Helping Children Cope with Trauma & Tragedy

Submitted by WHMHRB on Tue, 09/13/2022 - 10:40pm

Helping Children Cope with Trauma & Tragedy

How to help children with trauma or tragedy. 

11 years ago, the attacks of 9/11 occurred in the United States. Immediately, families were left to face the tragedy and deal with the trauma of what had just happened. Now, children of parents who passed away in that unthinkable event, are growing up and continue to grabble with this catastrophic event.

Everyday, there is tragedy and trauma in a child’s life. Whether it is something detailed and well-documented as 9/11 or the fear of danger in schools, abuse in the home, natural disasters or making decisions on behalf of a family at a young age, children all over are walking through difficult life events. We have seen the effects of all of these things in our community, so we wanted to share resources that are available to help children cope with trauma and tragedy.

First of all, it is important to recognize the common signs of dealing with the stress related to the situation.

·       Disbelief and shock

·       Fear and anxiety about the future

·       Disorientation; difficulty making decisions or concentrating

·       Apathy and emotional numbing

·       Nightmares and reoccurring thoughts about the event

·       Irritability and anger

·       Sadness and depression

·       Feeling powerless

·       Changes in eating patterns; loss of appetite or overeating

·       Crying for “no apparent reason”

·       Headaches, back pains and stomach problems

·       Difficulty sleeping or falling asleep

·       Increased use of alcohol and drugs

Each child responds differently to tragedy, depending on his or her understanding and maturity. Whatever the child’s age or relationship to the damage caused by tragedy, it’s important that you be open about the consequences for your family, and that you encourage him or her to talk about it. As children age, their needs will be different but for the most part, children need comforting and frequent reassurance that they’re safe to make sure they get it. Both encouraging children to express their feelings through talking, drawing or playing and maintain routines as much as possible are helpful. Younger children may be reluctant to go to school or complain of body pains and headaches but this is out of fear, not out of bad-behavior.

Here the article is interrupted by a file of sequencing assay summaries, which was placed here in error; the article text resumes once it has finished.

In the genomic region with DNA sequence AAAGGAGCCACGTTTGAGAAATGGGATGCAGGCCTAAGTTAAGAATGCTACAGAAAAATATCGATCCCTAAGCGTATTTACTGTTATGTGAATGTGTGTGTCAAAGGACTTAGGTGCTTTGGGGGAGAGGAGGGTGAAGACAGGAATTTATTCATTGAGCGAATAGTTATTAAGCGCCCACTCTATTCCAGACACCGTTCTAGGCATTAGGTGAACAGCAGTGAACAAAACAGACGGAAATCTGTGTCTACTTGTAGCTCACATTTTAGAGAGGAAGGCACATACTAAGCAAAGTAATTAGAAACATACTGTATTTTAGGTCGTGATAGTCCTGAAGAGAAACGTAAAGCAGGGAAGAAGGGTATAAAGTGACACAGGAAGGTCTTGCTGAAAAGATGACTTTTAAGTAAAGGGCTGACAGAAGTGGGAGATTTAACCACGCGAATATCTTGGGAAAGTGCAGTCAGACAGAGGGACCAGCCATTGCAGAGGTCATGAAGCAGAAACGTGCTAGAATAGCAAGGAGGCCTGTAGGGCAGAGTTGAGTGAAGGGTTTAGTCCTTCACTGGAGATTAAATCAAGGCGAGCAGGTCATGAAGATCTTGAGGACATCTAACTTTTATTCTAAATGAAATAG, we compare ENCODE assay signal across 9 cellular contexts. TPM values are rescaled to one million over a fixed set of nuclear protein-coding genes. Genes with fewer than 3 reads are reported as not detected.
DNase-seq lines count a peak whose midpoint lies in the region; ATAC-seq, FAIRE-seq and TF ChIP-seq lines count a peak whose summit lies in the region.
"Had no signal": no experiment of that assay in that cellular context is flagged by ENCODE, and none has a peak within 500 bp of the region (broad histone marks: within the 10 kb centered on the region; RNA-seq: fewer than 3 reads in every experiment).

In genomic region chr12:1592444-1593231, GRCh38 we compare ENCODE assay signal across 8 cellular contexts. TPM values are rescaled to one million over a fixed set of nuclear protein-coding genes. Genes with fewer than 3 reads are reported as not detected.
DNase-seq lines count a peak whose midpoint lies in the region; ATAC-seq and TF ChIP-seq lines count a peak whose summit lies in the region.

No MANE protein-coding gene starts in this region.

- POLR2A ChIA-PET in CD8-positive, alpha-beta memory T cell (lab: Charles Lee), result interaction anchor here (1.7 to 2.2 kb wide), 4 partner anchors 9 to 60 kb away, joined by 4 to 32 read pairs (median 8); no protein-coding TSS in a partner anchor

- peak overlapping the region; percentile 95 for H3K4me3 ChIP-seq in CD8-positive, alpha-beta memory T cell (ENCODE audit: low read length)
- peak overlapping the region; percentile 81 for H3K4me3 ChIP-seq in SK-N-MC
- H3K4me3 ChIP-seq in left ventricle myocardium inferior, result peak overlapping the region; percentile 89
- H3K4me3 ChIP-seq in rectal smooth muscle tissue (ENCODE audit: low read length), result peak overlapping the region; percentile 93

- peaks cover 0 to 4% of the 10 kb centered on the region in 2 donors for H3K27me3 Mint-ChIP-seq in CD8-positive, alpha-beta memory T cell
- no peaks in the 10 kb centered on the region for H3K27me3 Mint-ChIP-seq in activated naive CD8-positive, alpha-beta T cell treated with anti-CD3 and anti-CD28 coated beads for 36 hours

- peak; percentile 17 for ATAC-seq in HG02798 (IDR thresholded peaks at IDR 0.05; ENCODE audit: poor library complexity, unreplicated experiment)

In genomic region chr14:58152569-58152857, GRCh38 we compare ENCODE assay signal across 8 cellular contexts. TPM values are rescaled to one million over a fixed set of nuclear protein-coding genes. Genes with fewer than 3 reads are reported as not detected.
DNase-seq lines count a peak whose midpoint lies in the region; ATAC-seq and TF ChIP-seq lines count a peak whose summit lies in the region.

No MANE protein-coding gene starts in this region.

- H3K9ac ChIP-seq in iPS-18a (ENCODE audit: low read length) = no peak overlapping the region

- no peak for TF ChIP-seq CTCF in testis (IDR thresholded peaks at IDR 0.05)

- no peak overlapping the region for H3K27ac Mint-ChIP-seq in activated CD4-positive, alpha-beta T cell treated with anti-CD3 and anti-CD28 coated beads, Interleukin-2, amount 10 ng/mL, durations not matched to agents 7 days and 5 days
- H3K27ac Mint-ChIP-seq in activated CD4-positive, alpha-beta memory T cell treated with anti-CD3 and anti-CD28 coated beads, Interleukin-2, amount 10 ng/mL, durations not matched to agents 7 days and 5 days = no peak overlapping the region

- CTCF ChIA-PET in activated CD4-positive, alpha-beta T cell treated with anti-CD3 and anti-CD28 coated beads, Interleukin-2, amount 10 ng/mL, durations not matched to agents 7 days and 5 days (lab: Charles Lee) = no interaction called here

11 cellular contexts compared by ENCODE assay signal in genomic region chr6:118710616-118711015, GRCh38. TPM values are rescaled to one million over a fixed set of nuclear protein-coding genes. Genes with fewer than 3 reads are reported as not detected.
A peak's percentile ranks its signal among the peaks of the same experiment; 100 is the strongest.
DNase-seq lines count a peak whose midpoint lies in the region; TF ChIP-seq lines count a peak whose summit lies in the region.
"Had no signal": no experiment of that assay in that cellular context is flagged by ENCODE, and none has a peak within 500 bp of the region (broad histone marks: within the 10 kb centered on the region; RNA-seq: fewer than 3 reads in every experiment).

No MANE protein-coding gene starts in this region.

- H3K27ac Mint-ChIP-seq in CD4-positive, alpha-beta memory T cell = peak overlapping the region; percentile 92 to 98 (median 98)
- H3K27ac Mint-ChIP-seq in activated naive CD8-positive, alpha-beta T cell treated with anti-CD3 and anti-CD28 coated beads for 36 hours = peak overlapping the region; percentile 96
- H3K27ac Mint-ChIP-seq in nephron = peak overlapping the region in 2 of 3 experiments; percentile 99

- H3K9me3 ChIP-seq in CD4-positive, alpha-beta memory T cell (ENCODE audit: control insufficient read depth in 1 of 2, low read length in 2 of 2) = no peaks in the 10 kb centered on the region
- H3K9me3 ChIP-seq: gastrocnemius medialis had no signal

A few tips from Mental Health America were very relevant for children of most any age:

·       False reassurance does not help this age group. Don’t say tragedies will never affect your family again; children will know this isn’t true. Instead, say “You’re safe now and I’ll always try to protect you,-- or--Adults are working very hard to make things safe.” Remind children that tragedies are very rare.

·       Children’s fears often get worse around bedtime, so you might want to stick around until the child falls asleep in order to make him or her feel protected.

·       Monitor children’s media viewing. Images of the tragedy and the damage are extremely frightening to children, so consider limiting the amount of media coverage they see. A good way to do this without calling attention to your own concern is to regularly schedule an activity--story reading, drawing, movies, or letter writing, for example--during news shows.

·       Don’t be afraid to say "I don’t know." When such an occasion arises, explain to your child that tragedies are extremely rare, and they cause feelings that even adults have trouble dealing with. Temper this by explaining that, even so, adults will always work very hard to keep children safe and secure.

One of the most relevant services offered by our funded partner agencies is counseling. If and when children want to participate in counseling as well as their coping, all five agencies offer counseling, for individuals, in groups, for families, and more. NAMI and OneEighty offer family support groups and resiliency support groups. Catholic Charities offers a mentoring program to pair children with a volunteer who can help them deal with various life challenges and they also offer a Resilient Family Project that works with parents on positive parenting techniques, something that could be incredibly beneficial after such a difficult disaster.

For more information on any of these resources, visit today!